Despite a military closure, on Monday a diverse group of hundreds of protesters from all over Israel gathered at the country’s Kerem Shalom border crossing with Gaza for the sixth day in a row, to demonstrate against the flow of humanitarian aid into the Hamas-controlled enclave.
The demonstrators, including relatives of those murdered or kidnapped during Hamas’s Oct. 7 massacre and of soldiers fighting the terror group in Gaza, avoided police checkpoints by driving through fields and then walking some two miles to the crossing.
Until the military closure was declared on Sunday, protesters were successful in blocking the crossing, causing massive delays and disruptions in the aid going into Gaza. However, Monday saw a significant increase in police and military presence, forcing the group to relocate to a nearby hill as the semi-trailers rolled into Gaza, unopposed. Four demonstrators were arrested for violating the closure.
The initiative to block humanitarian aid into Gaza, including food and fuel is being led by the Tzav 9 movement (“Order 9”), which is determined to protest until the very last Israeli hostage is returned home. Tzav 9 is a reference to the “Tzav 8” emergency mobilization notices received by Israel Defense Forces reservists on Oct. 7.
“Many of the trucks bear the flag of UNRWA [The United Nations Relief and Works Agency], but they are just a branch of Hamas, so the aid goes directly to Hamas. That is no way to win a war,” Rachel Touitou, a Tzav 9 representative, told JNS.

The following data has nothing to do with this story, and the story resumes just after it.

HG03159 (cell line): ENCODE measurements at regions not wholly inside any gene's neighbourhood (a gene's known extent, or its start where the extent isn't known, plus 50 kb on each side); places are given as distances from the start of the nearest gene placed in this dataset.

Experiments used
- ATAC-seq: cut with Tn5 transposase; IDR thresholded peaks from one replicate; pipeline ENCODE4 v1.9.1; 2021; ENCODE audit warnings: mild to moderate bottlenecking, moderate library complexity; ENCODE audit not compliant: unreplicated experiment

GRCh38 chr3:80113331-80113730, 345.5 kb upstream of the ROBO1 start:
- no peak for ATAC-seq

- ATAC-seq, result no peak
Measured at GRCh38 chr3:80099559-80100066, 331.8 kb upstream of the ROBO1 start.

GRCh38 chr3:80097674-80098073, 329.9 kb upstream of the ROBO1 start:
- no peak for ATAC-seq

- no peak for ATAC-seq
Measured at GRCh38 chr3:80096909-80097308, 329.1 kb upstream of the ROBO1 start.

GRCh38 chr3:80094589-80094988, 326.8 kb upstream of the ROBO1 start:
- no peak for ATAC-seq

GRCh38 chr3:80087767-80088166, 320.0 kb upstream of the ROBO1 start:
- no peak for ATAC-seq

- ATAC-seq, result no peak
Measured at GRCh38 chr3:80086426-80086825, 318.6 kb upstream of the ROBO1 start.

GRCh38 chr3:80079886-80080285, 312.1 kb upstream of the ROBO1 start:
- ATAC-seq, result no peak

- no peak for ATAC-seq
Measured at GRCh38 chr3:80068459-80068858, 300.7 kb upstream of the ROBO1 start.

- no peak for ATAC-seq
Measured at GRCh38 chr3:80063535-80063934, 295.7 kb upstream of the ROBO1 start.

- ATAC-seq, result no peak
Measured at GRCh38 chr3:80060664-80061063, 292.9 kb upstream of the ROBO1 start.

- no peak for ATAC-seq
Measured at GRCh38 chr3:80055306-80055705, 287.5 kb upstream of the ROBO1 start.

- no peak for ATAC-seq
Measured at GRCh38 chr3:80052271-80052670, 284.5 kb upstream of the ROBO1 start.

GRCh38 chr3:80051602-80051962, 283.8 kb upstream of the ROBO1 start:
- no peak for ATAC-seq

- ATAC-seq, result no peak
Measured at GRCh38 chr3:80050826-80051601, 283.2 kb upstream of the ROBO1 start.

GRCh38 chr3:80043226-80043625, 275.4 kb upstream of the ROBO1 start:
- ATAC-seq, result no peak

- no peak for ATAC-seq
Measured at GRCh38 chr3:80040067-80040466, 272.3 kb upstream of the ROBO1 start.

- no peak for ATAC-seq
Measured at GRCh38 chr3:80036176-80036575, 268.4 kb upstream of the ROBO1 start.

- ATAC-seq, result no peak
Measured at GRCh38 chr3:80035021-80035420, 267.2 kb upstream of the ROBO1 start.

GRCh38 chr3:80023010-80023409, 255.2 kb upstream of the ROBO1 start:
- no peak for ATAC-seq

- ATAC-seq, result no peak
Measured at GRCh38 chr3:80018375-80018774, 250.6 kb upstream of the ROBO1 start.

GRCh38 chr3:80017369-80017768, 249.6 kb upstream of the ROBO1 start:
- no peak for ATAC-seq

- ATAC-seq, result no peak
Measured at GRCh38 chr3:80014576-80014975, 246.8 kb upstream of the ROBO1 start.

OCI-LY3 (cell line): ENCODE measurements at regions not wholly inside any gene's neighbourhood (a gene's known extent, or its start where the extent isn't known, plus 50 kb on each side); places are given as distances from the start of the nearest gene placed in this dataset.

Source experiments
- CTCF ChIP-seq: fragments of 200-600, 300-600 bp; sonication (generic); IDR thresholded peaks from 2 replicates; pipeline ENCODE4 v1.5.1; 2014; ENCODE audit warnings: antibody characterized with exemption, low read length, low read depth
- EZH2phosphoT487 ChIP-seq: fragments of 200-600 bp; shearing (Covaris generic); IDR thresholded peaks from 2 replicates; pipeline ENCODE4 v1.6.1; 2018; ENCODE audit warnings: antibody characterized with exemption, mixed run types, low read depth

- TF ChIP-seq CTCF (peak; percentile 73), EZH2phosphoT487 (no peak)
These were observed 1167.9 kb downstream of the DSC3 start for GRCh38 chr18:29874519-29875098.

According to The Wall Street Journal, some 10% of the U.N. agency’s 13,000-strong Gaza staff have ties to Islamist terrorist groups.
Mirit Hoffman, the English language spokeswoman for “Mothers of IDF Combat Soldiers,” representing a group of 7,000 women whose sons are serving, told JNS that her organization has been participating in the demonstrations.
She said her group’s main message is “our soldier’s lives must be prioritized over those of enemy civilians.”
Hoffman stressed, “We fully support the IDF, and I want be very clear they are amazing and we are proud of them—those who left their jobs in order to go to war for this country. And we fully support the government and their decision to go to war until we eradicate Hamas/ISIS.
That being said, she continued, “Enabling humanitarian aid to the enemy is going to prolong the war and endanger our soldiers’ lives, and therefore we are against it. Humanitarian aid is not going to the civilians, it’s going directly to Hamas. Hamas has stated it more than once, and is very proud of it.”
To actually get the aid to those in need, she said, “They can open the border with Egypt and let the people there move out and get the humanitarian aid there.”
Hoffman said she doesn’t understand why the United States government continues to put so much pressure on Israel to provide aid.
“If the U.S. and everybody else is so worried about the aid getting to the civilians in Gaza—most of them by the way supported Hamas—they should ensure a better way of getting it there,” she said.